Update: never mind -- I pulled out my N* last night. There's a trio of 7805 regulators in the upper-left corner, right above the 7812 TO-3 regulators. I tested the voltage at the drive connectors -- there is a slight difference between the voltages at either connector -- 5.02v and 5.12v. The boot drive is on the connector with the lower voltage. I guess there could be a transient voltage sag which causes the voltage to drop below 5v, but I'd have to put a scope on it to see.

The schematic notes that there are several bypass capacitors on the outputs of the voltage regulators supplying the disk drives that are not used (C5, C6, C8 and C9). The docs I have already reflect this ECO, so the parts list doesn't have the values. I don't know if it's worth populating those with, say, 4.7uF tantalum caps or something like that.


I will probably swap the power connectors and see if that makes a difference.

Vercus
September 30th, 2009, 04:33 AM
Hello,
I have just about every manual made for the thing at home. I can take a look inside at the regulators, and between looking the part numbers up online, and looking in the manual, I should be able to find out which is which. They seem to be a common failure point. I have a DEC RL02 with a bad one as well. Hopefully I have the service manual for the N*, as that would be more helpful.

-Jon

joesulldux
October 1st, 2009, 06:50 AM
Hi Jon,

As the former owner of the N* Horizons you are asking about, maybe I can help a little bit here -- with a little history, at least.

I tend to agree that it's not likely to be the boot disks that are the problem. Of course disks that old can go bad, but it's highly unlikely that all of them did. Of the box full that I gave you, there are many others besides the half-dozen or so that I pointed out that should boot if the hardware is good. The disks were stored in metal cabinets, in reasonable indoor conditions, so I believe that most if not all should work fine. One obvious way to check would be to send some off to someone with a working Horizon to try.

Unfortunately, the computers were stored in less favorable conditions. Although they were kept covered under plastic, they spent some years in a garage (the same one where you picked them up), where the temperatures can sometimes get below freezing during the winter even though it's part of the house.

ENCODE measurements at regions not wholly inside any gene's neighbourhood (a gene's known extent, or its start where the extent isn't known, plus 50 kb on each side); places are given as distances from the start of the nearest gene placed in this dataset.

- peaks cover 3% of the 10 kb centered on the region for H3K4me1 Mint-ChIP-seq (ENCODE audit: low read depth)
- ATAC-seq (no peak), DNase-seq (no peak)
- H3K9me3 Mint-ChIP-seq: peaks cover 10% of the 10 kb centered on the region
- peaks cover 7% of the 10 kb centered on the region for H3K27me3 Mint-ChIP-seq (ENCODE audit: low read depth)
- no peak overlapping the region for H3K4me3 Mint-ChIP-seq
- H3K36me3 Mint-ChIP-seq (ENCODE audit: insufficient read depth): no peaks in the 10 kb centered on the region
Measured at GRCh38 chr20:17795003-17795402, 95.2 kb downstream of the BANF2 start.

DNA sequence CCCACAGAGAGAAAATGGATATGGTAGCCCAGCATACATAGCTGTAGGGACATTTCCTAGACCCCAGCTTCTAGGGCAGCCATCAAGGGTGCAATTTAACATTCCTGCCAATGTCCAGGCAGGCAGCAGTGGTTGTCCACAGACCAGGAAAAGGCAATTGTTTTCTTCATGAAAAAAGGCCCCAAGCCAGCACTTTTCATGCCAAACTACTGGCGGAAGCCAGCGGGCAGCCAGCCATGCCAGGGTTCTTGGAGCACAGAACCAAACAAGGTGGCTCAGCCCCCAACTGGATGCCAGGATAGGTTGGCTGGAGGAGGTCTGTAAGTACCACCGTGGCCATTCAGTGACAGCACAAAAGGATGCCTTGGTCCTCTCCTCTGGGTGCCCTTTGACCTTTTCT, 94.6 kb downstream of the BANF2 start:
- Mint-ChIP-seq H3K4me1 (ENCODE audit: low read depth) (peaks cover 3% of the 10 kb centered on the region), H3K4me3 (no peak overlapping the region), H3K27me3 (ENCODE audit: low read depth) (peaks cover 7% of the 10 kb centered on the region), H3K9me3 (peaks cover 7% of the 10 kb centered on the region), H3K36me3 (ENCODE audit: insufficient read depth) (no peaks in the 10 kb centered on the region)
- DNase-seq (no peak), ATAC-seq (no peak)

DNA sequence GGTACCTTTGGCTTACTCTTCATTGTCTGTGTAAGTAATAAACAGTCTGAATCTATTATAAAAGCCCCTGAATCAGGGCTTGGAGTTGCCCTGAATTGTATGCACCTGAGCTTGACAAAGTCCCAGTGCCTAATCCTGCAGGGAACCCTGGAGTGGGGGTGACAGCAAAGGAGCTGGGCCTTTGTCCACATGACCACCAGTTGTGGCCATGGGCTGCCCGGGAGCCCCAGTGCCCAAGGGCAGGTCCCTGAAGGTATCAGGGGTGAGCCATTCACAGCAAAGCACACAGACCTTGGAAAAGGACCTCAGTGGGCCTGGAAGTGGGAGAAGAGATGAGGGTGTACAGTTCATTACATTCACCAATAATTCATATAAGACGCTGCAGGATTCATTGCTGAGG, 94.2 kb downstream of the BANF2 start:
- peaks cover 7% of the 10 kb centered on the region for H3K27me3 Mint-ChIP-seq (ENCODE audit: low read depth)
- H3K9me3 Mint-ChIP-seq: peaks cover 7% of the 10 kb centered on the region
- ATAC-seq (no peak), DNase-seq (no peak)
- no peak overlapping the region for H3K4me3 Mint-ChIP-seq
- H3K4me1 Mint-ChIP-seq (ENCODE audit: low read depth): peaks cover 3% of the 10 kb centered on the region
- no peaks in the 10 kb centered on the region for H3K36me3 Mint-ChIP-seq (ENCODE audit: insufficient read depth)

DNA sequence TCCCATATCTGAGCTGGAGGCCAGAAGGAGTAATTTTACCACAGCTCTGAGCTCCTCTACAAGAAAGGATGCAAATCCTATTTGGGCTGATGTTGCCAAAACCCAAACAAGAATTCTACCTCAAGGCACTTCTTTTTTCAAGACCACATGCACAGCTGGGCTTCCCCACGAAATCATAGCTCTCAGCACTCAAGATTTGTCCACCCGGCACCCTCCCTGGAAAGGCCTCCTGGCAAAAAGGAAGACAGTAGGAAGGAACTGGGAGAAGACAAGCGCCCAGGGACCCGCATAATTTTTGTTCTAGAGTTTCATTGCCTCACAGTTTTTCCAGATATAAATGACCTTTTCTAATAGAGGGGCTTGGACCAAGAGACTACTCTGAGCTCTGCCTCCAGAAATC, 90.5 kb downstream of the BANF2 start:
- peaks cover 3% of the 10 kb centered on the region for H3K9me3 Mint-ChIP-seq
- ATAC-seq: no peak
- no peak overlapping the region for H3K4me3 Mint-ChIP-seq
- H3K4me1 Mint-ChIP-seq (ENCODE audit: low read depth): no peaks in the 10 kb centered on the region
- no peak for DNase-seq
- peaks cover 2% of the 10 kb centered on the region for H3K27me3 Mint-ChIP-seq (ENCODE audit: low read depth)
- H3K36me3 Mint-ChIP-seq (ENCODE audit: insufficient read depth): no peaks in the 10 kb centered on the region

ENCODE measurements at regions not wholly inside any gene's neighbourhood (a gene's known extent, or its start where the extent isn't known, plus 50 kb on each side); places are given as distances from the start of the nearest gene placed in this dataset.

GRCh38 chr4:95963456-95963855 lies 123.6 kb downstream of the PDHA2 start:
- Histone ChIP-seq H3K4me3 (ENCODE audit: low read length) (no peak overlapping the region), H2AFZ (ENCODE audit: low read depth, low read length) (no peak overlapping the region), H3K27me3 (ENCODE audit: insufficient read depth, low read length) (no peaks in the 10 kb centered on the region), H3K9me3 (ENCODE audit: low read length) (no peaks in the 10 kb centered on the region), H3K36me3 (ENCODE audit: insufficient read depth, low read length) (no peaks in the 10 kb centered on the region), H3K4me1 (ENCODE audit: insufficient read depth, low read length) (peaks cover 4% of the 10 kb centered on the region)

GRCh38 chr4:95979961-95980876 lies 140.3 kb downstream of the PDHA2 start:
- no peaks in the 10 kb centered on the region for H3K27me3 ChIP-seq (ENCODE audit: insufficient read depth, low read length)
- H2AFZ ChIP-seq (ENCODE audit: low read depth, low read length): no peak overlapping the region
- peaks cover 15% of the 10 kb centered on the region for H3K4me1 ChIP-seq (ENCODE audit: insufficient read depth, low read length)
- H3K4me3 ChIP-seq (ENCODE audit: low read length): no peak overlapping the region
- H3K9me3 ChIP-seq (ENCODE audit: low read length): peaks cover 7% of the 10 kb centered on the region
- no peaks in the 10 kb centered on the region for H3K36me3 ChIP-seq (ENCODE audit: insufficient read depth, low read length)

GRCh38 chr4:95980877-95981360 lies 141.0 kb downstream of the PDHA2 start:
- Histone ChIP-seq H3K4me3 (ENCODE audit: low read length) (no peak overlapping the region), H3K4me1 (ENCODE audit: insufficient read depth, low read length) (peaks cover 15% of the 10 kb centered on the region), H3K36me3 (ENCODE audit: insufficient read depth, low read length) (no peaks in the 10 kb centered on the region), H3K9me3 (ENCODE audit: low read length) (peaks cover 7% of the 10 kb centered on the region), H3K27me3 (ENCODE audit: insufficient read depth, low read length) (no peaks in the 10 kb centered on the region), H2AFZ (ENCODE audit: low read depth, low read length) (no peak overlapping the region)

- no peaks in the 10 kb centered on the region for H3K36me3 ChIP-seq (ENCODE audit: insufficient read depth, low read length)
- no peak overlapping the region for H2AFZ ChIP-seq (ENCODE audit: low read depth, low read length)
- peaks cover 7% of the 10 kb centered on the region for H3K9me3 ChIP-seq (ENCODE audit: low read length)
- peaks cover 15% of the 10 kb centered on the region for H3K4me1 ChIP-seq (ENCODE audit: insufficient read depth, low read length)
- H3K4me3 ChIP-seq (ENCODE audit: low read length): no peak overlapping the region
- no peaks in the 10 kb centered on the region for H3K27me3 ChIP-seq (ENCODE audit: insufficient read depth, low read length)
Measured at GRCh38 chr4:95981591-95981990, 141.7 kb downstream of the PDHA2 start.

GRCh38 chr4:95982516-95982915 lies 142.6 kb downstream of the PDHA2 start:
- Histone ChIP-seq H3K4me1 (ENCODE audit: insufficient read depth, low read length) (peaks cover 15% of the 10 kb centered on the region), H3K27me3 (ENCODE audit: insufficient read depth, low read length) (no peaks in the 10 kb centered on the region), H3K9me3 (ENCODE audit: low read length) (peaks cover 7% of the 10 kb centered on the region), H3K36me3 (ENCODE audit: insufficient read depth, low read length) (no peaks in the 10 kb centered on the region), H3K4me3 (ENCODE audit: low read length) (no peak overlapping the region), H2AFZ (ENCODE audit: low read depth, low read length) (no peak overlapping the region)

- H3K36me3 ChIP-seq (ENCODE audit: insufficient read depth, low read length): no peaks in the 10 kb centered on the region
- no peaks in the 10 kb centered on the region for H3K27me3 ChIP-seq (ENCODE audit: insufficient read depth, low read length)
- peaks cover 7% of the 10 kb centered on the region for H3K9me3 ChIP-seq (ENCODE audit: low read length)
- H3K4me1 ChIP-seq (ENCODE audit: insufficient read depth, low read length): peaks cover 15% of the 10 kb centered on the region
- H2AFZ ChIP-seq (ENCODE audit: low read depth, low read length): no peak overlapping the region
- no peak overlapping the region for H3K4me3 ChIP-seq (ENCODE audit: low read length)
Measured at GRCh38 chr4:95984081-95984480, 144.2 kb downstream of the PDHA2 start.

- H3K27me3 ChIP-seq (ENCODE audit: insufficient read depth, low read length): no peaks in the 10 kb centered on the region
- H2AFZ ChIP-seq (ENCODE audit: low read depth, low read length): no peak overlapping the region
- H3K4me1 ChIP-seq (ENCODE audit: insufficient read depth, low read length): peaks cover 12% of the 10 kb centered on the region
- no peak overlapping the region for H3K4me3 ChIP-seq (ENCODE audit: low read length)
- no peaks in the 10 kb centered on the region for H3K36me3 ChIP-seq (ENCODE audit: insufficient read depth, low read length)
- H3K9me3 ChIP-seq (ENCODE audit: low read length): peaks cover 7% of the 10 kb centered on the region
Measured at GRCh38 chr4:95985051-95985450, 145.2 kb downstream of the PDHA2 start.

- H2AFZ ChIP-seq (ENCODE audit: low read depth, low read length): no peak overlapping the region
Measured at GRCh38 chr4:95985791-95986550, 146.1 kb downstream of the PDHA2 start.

Although I'm mostly a software guy myself, I sometimes found the extensive schematics that came with that old documentation useful. They really told you everything in those days! (The oldest of those two machines was purchased by March 1978.) Somewhere in there, I believe, with the right testing equipment and hardware skills, the answer will be found.

Although the disk controller boards are obvious suspects, I wouldn't overlook the memory boards as possibilities. One of those boards, the one with the post-it note, is definitely blown. For a (fun?) picture of the actual event, see

http://www.dropshots.com/joesulldux#date/2006-09-29/22:24:41

(The memory board is the frontmost, and you can just see a wisp of smoke still curling up from its left side. I had decided to put out the fire before taking the picture ...)

I hope this has been of some help, and wish you luck (and fun) getting these systems going.

All the best,
Joe

RichCini
October 1st, 2009, 08:03 PM
check the voltage regulators in the back left of thr moboard, the middle one especially. Your symptoms indicate that this may be bad. To confirm check volatage to the drive.
bill

Bill --

I started up the N* tonight and I got the boot monitor prompt for a few minutes and then all of a sudden it appeared that the system wouldn't reset (or at least I lost the console connection). So, on a lark, I put a probe on a random 74xx chip on the motherboard and I got 4.88v. That seems a bit low to me.

I'm thinking that not only is the 7805 regulator for the drive flaky, but maybe the regulator for the motherboard is as well. I took off tomorrow so I added this to my list of things to tackle. I have a few 7805s laying around so I'm going to replace both and see what happens.

UPDATE: I replaced all three 7805 regulators. The reported voltages on all three are 4.97v. Interestingly, it did restart once and give me the "NORTHSTAR..." monitor banner, but refused to accept input. Shortly after, it wouldn't give me the startup banner and the drives won't spin up.

I have to go out for a while, but I'm going to try it without the floppy card and see if I can just get the CPU working.

Vercus
October 2nd, 2009, 07:18 AM
Well, I've definitely got multiple issues going on. At least one of the floppy drives seizes immediately and will not spin whenever it's closed. Most other disks won't spin properly even in a good drive. I'm not able to tell if the terminal is communicating right with the computer because the baud rate setting has been modified with a rotating knob. You turn it to select different baud rates. I guess it's too early to be trying to communicate with the terminal when I can't even get the system to boot up. The drive turns on for 10 seconds or so, makes a few clicks, and that's it.

I'll have to try using the terminal with my Win98/DOS machine, and see if I can communicate via CTTY. Vice versa, I'll try my known good DEC VT-102 terminal with the Northstar, as it is easier to reconfigure baud rates.

This is confusing!

Vercus
October 2nd, 2009, 03:58 PM
I just checked the voltages at the floppy drive power connector, and they were 12.04 and 4.96, which seems within spec to me. So, where to look next?

Does anyone have the ability to make a CP/M boot disk for this? I have plenty of spare hard-sector disks I could send for someone to write to.

-Jon

Vercus
October 2nd, 2009, 04:52 PM
I took a closer look at both my memory cards, and I found that BOTH have blown up capacitors in the upper left corner. As mentioned earlier in this thread, one of the memory boards had caught fire. It was C8 (6.8 uf) that blew, and it scorched the pins on the voltage regulator next to it. The other board wasn't quite as violent, but it does have a disentegrated C1 (2.2 uf), and the others look pretty dark.